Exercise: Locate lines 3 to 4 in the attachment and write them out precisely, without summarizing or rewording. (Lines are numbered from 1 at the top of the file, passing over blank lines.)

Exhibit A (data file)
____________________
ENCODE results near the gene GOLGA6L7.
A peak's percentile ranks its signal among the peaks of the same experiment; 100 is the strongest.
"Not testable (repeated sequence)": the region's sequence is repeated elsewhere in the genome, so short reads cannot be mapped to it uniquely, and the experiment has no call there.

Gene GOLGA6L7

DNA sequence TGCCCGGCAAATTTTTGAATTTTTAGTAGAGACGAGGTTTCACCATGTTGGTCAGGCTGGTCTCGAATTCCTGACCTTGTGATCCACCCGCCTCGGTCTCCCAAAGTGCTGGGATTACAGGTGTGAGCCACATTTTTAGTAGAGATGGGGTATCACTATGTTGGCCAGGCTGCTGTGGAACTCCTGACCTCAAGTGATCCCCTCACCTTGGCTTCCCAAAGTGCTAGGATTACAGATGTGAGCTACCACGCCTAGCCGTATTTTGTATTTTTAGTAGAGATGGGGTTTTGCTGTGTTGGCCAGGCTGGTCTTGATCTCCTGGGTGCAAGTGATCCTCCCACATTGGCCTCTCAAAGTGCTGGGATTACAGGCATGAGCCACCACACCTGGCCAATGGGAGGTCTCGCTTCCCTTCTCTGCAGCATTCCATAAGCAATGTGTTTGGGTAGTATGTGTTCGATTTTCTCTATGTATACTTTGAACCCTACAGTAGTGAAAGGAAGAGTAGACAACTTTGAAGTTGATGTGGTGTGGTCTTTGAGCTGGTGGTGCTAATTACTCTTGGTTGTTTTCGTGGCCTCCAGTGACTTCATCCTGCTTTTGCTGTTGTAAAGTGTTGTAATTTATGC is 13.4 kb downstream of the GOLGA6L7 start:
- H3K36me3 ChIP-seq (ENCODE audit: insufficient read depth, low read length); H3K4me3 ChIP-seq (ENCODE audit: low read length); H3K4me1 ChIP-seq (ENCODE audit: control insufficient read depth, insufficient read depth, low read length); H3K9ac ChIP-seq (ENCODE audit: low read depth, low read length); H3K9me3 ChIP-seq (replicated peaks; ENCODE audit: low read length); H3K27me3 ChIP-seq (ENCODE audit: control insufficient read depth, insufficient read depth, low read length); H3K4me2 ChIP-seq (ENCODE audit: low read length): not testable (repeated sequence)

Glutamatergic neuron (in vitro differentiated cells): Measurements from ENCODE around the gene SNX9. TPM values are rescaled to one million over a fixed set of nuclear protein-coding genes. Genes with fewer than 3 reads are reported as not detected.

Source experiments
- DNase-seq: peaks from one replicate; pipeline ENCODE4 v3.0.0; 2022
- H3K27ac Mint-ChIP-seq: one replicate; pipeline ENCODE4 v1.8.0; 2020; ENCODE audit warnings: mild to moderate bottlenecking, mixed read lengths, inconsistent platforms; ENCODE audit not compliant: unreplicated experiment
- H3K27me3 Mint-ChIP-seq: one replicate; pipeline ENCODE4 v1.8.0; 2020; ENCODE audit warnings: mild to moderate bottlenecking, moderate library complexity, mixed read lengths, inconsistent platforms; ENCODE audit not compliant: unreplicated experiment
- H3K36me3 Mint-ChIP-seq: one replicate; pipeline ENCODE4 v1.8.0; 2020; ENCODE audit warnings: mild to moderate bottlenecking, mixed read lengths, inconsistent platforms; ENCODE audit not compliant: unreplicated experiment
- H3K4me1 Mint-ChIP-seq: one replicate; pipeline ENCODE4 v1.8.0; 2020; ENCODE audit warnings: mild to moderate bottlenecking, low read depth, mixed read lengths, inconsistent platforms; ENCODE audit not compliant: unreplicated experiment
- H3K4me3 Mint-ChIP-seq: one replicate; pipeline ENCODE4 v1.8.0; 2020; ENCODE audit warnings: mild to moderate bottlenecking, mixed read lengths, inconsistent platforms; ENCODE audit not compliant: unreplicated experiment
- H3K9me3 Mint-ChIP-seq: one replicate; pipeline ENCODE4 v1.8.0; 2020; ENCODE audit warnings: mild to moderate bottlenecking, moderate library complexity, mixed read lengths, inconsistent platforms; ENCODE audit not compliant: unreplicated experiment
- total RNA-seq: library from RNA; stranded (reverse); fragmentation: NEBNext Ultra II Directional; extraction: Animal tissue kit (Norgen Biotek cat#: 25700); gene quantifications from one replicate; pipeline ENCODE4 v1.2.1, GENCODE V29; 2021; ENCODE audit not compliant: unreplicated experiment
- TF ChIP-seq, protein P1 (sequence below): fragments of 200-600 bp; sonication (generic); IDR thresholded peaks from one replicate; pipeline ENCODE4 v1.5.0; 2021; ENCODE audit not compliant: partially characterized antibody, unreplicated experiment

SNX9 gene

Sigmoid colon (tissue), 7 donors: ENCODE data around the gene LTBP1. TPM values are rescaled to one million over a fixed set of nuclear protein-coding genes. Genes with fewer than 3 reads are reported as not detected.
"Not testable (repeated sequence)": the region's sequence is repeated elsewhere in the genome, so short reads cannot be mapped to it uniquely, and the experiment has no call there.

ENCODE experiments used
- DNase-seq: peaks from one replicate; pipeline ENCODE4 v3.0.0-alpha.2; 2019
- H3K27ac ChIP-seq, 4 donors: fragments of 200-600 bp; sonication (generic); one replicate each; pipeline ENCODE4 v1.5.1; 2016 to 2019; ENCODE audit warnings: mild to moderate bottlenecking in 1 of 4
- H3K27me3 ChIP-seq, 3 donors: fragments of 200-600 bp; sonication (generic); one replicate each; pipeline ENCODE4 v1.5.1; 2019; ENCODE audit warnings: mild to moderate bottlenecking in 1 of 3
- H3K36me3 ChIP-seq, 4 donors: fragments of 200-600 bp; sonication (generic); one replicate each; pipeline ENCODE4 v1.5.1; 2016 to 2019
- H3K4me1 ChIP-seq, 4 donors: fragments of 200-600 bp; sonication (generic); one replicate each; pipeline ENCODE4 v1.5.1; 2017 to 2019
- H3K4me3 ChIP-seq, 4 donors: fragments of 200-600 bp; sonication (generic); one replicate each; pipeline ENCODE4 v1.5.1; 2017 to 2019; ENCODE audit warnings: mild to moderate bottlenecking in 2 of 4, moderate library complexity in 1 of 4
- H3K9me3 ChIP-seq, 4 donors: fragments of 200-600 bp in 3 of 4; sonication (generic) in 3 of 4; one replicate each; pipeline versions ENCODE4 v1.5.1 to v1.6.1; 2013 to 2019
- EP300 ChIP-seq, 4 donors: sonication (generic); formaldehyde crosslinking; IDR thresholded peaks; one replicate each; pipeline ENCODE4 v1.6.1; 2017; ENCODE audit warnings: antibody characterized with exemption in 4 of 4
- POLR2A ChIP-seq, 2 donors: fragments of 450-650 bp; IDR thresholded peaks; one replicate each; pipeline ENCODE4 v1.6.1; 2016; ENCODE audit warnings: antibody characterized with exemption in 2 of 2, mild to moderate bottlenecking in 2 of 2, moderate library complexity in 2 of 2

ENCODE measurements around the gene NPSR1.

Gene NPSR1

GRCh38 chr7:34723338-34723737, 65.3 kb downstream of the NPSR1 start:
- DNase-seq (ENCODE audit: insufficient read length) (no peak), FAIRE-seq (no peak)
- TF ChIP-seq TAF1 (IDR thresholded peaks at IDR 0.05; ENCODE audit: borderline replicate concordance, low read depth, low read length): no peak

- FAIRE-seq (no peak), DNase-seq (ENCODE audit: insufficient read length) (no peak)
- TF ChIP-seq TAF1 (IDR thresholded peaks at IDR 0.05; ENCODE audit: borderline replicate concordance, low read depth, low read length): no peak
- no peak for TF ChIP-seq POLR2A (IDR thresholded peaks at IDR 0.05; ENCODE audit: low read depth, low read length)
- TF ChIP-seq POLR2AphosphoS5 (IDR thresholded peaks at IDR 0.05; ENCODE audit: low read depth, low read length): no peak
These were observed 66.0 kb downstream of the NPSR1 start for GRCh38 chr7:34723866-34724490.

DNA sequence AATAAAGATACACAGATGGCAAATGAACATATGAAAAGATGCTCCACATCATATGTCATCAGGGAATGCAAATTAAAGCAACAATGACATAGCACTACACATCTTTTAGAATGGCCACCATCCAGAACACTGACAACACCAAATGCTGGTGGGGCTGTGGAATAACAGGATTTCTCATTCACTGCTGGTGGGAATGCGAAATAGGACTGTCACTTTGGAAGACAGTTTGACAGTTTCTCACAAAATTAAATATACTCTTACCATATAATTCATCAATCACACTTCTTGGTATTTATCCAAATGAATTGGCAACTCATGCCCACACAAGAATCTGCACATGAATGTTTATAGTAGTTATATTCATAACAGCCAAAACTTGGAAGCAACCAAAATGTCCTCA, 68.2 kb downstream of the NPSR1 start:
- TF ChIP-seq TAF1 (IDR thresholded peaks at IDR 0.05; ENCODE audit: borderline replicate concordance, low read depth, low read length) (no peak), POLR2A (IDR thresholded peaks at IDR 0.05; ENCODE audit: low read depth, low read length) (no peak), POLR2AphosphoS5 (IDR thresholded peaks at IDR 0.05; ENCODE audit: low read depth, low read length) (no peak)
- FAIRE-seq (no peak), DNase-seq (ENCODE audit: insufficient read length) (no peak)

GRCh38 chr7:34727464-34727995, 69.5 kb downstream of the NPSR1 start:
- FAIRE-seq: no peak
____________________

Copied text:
"Not testable (repeated sequence)": the region's sequence is repeated elsewhere in the genome, so short reads cannot be mapped to it uniquely, and the experiment has no call there.

Gene GOLGA6L7